Never let it be said that her father cannot roll with the punches after sixteen-plus years with her as his child. He barely skips a beat when he walks into their kitchen to find her setting the table while Derek carefully scoops the eggs out of the water. There’s a slight hitch in his step, but that’s it, something only visible to those who can read him. He shrugs out of his uniform jacket, draping it over his chair, and for a brief moment, he’s close, mouth pressing a kiss hello to her hair.

“Morning, Dad,” she says. “Coffee?”

“Always.”

She crosses to the cupboard where they store all of the mugs and grabs one. The creamer is still out from when she made her cup, and she adds a dash of the raw sugar her dad likes before pouring in a liberal amount of the half-and-half. It used to be a joke between her parents: the ex-FBI agent-turned-overworked-town-sheriff took his coffee with sugar and enough cream turn it a pale caramel while the dainty school psychologist liked it black and strong enough to strip paint. She hands him the mug just as the first two slices of toast pop up.

For expediency’s sake, or to put off the awkward introductions for as long as possible, her father and Derek don’t say a word to each other as they all move about the kitchen. It isn’t until everyone is seated at the table, plates of food in front of them, and then Derek clears his throat. “Hello, sir,” Derek says, holding his hand out across the table.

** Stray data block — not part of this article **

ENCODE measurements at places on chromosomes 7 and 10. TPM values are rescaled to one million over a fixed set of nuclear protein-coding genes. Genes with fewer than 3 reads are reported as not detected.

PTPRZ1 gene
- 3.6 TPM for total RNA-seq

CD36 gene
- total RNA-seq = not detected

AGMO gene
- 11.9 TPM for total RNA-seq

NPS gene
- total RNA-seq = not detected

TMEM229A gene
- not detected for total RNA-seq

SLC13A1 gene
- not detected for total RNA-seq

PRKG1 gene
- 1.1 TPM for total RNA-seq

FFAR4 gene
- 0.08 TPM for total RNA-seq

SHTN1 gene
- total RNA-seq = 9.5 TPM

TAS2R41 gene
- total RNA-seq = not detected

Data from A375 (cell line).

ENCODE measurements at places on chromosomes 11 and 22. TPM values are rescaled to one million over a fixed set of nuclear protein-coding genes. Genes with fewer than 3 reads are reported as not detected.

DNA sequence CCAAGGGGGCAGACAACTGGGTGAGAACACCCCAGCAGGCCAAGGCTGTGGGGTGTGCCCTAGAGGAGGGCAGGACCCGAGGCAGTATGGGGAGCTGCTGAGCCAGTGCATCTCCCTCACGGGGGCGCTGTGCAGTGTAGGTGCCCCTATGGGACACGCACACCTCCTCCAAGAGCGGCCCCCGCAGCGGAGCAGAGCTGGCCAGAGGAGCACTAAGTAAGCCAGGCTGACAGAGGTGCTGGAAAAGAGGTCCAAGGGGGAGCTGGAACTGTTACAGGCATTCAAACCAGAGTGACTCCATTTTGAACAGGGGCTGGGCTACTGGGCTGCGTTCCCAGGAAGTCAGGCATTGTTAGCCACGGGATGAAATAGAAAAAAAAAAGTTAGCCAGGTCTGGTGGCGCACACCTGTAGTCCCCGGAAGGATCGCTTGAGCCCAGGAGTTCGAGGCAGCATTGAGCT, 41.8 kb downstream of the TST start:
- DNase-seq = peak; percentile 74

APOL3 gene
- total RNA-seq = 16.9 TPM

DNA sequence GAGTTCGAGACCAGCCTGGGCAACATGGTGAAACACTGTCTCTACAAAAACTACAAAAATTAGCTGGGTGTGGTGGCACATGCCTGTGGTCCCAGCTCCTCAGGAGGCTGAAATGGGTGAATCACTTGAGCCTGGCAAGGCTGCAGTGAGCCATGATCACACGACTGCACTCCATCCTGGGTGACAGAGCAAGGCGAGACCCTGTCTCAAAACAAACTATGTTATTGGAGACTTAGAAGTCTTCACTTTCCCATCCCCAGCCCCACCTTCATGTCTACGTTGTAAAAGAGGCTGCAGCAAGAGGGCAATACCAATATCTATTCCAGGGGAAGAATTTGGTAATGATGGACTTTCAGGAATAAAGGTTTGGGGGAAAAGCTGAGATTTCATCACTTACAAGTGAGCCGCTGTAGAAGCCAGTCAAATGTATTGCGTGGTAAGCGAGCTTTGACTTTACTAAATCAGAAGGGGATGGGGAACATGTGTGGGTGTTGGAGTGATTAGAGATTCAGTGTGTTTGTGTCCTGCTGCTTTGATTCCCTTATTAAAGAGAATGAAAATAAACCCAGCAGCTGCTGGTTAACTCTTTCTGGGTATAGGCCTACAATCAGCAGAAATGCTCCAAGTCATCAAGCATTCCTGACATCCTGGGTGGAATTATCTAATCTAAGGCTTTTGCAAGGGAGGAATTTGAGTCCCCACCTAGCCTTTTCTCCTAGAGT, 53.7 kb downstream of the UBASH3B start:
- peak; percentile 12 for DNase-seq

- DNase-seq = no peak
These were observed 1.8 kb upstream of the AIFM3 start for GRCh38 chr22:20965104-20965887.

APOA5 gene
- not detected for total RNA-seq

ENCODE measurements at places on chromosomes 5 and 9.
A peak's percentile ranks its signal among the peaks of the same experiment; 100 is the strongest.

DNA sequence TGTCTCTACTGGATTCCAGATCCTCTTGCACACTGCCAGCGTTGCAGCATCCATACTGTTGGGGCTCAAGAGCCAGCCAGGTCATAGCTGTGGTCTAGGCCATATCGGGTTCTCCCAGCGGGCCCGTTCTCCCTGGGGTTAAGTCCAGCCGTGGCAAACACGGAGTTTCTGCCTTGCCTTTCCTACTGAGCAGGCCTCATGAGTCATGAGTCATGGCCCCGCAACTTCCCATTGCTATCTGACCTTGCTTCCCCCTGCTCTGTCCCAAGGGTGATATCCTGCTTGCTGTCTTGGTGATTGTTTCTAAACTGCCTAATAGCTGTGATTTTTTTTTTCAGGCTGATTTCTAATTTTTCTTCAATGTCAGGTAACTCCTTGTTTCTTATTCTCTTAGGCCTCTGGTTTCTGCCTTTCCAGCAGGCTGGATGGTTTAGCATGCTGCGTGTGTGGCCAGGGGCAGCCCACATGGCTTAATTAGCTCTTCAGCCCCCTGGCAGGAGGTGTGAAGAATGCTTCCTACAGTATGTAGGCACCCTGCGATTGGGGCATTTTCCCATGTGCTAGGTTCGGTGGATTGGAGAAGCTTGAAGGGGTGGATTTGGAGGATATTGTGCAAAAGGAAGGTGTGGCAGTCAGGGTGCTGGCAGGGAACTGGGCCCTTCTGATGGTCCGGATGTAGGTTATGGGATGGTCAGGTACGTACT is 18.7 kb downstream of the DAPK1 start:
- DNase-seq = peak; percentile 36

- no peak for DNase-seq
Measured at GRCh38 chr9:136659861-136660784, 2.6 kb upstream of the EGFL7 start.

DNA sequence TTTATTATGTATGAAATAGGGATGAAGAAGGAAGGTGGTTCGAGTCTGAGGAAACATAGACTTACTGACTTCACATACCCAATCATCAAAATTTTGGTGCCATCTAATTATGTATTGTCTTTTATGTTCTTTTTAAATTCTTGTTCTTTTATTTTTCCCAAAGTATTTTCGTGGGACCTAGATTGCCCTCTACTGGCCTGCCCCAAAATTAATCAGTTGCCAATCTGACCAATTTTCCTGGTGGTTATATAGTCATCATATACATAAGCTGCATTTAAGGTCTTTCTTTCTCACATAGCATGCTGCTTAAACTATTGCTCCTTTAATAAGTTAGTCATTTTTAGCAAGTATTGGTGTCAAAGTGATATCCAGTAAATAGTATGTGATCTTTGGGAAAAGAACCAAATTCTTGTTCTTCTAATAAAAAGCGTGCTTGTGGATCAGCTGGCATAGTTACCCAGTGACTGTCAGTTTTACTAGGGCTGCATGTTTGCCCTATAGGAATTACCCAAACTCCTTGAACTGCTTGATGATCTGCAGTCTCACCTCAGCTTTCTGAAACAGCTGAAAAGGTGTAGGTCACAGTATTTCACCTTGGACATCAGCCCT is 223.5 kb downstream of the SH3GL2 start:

Her father glances at the hand before he shakes it, a wry smile on his face. “It seems my daughter planned this well,” he says ruefully; “She knows I can’t pass up eggs and butter.” For a long second, he holds onto Derek’s hand longer than decorum would say is polite, his eyes locked with Derek’s, but whatever he sees there is answer enough. He releases his hand. “It’s good to finally meet you, Derek.”

Stiles grins down at her plate, hoping her hair hides it, before she grabs the butter dish away from her father, whose eggs are now swimming in a butter bath. “Jesus, Dad,” she mutters. “Enjoy this because the rest of the week’s dinners involve salad, chicken, fish, and various steamed vegetables.”

He grimaces, and she catches a look of distaste flit across Derek’s face before he notices she’s looking. She points at him with her fork. “For that, you’re invited every night.”

-

She drives Derek home well after dark. The windows are down and cool night air blows in, ruffling his hair and making the ends of hers dance. When he glances at her, he looks as relaxed as she’s ever seen him, and she reaches out, cups his face.

The road is clear ahead.
The End